Overview
The course will focus on the principles and practice of decision making for autonomous agents, and robots in particular. We will cover rationality, decision theory, probabilistic reasoning, multiarm bandits, Markov decision processes, partially observable MDPs, beliefspace learning and planning, inverse reinforcement learning, and learning from demonstration.
Instructor
George Konidaris
Office: LSRC D224
Email: gdk at cs dot duke dot edu
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Prerequisites
There are no formal prerequisites.
However, note that it is a graduate class, so it will assume that you are familiar
with the necessary mathematics (this means probability, linear algebra, and multivariable calculus), and enough background in AI to be able to make a good attempt at reading research papers on these topics.
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Schedule
The first class is on August 25th. The class meets on Tuesdays and Thursdays
from 3:05pm  4:20pm, in Allen 318.
Date  Topic  Slides and Readings 
August 25th 
Introduction: Agents, Robots, Models, and Rationality 
Slides 
August 27th 
Probabilistic Reasoning 
Slides 
September 1st 
Utility Theory 
Slides 
September 3rd 
Multiarm Bandits 
Slides 
September 8th 
Contextual Bandits 
Slides
Li et al.: Contextual Bandits for News Article Recommendations 
September 10th 
Markov Decision Processes 
Slides 
September 15th 
Reinforcement Learning 
Slides 
September 17th 
No class 
Sutton and Barto, Chapters 38 
September 22nd 
Reinforcement Learning II 
Slides 
September 24th 
Reinforcement Learning III 
Slides 
September 29th 
Reinforcement Learning III (Policy Search) 
Slides 
October 1st 
Hierarchical RL 
Slides
Sutton, Precup, and Singh, 1999 
October 6th 
No class 

October 8th 
No class (Fall break) 

October 13th 
No class (Fall break) 

October 15th 
Review Session 

October 20th 
Midterm (ROOM 311, NORTH BUILDING) 

October 22nd 
Hierarchical RL (resumed) 
Assignment 1 due (before class)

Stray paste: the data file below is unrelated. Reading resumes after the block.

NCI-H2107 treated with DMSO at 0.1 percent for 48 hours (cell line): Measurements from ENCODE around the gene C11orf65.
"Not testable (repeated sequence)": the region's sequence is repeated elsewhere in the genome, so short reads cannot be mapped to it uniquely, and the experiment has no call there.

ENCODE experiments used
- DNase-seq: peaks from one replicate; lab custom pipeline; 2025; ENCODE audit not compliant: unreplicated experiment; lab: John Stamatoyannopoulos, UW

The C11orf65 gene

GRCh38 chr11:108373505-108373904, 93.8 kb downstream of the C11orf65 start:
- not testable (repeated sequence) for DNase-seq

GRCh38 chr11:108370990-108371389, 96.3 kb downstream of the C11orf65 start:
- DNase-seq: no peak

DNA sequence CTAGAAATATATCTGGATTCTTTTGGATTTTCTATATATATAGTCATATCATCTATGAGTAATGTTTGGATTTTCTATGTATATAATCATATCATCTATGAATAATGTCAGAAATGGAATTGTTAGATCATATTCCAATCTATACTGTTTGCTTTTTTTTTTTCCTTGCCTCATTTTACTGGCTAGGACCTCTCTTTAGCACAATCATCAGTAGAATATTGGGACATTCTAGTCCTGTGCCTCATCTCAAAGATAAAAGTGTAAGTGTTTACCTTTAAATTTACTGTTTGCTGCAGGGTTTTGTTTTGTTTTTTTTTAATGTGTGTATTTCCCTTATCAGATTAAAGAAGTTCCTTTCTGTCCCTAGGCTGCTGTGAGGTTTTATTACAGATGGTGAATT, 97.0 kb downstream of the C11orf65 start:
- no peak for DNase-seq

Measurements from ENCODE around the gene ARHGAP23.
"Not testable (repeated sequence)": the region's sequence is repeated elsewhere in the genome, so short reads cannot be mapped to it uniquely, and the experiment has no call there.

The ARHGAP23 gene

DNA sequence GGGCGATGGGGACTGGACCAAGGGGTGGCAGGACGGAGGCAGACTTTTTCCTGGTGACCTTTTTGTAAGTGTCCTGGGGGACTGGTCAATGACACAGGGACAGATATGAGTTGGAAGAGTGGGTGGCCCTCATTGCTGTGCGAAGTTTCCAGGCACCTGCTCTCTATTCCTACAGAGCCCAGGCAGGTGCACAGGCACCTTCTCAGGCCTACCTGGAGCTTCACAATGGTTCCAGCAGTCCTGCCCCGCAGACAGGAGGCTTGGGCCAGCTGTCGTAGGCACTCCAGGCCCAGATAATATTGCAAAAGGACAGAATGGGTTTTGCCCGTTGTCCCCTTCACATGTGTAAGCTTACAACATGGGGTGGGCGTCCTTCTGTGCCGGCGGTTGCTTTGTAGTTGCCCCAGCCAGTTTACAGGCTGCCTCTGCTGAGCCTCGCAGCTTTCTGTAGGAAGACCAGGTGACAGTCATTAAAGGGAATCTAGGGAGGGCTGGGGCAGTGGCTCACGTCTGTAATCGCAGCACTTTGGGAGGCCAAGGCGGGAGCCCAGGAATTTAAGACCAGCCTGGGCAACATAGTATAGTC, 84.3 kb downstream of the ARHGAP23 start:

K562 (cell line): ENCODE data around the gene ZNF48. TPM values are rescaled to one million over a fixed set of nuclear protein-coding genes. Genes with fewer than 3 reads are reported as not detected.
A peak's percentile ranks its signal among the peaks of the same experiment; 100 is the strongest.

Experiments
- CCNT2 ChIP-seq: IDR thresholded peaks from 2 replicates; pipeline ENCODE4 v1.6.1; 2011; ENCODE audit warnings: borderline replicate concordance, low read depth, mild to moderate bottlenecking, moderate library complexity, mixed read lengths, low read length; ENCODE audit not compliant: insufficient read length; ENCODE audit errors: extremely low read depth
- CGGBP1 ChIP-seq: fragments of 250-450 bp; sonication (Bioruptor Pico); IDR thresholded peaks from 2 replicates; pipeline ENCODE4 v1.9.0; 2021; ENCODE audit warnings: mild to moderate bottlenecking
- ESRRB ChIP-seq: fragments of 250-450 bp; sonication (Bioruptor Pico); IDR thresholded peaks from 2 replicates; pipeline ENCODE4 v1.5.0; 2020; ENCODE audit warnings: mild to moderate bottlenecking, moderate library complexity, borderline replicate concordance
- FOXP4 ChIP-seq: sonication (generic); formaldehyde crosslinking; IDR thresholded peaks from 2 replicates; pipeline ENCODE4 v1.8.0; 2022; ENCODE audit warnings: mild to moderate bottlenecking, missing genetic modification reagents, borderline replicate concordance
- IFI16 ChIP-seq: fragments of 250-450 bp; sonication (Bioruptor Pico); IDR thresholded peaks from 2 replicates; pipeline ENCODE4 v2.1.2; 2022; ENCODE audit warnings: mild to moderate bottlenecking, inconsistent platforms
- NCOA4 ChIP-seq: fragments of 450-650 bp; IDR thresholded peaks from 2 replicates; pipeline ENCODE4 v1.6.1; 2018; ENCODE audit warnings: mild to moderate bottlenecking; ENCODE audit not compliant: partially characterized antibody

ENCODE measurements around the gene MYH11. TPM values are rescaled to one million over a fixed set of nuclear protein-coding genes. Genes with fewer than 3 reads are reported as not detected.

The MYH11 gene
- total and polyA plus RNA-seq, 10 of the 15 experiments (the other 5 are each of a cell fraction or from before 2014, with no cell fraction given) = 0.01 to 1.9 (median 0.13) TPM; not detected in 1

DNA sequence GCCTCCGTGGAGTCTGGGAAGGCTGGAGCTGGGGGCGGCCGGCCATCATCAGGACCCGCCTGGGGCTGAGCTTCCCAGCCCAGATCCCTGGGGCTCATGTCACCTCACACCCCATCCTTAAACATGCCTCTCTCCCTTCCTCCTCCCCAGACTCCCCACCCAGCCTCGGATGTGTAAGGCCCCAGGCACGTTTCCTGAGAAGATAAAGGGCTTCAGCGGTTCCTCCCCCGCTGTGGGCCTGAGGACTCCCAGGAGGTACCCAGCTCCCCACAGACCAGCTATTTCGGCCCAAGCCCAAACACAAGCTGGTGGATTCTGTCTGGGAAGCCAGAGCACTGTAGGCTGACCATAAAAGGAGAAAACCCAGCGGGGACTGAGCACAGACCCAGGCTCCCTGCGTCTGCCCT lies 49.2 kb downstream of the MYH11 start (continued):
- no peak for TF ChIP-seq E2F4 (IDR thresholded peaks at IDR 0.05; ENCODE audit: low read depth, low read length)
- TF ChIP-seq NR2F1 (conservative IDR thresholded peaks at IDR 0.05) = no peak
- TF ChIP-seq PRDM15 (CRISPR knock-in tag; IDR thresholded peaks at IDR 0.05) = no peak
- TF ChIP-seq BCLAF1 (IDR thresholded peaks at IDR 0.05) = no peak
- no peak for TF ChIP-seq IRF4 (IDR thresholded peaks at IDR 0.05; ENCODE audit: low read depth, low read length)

Slides 
October 27th 
Learning from Demonstration 
Slides 
October 29th 
No class 

November 3rd 
Inverse Reinforcement Learning 
Slides
Abbeel and Ng, Inverse RL, ICML 2004. 
November 5th 
Partially observable MDPs 
Slides 
November 10th 
Kalman Filters 
Slides
An Introduction to the Kalman Filter, Welch and Bishop 
November 12th 
BeliefSpace Planning 
Slides 
November 17th 
Solution Methods for POMDPs 
Slides 
November 19th 
Revision 

November 24th 
Final day of graduate classes No class (Thanksgiving) 

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Assignments
Academic Honesty
 We take academic honesty very seriously. This matrix should leave no ambiguity about what is permitted and what is not permitted.
You should check if you have any confusion about what is permitted.
Lateness policy
 You may request an extension before the due date of the
assignment. Valid reasons for extensions include (but are not
necessarily limited to) interviews, travel
for research or academic purposes, and illness.
 Late assignments (without a previously granted extension) will be
penalized 10% per day. Assignments will not be accepted more than 5
days after the due date.
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Grading
Course evaluation will be as follows:
 Assignment 1 (25%)
 Midterm exam (25%)
 Assignment 2 (25%)
 Final exam (25%)
I expect all Duke students to
conduct themselves with the highest integrity, according to the
Duke Community Standard. If you are unsure what this means,
please refer to this link.
For a more concrete description, this matrix outlines what
forms of collaboration with others are and are not allowed during this
course.
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Resources
A very good introduction to the fundamentals of probability theory:
 Introduction to Probability, Bertsekas and Tsitsiklis.
[Amazon]
A useful guide to utility theory and uncertainty in MDPs:
 Decision Making Under Uncertainty: Theory and Application,
Kochenderfer. [Amazon]
Sutton and Barto: a great introduction to reinforcement learning (chapter 2 is on bandits):
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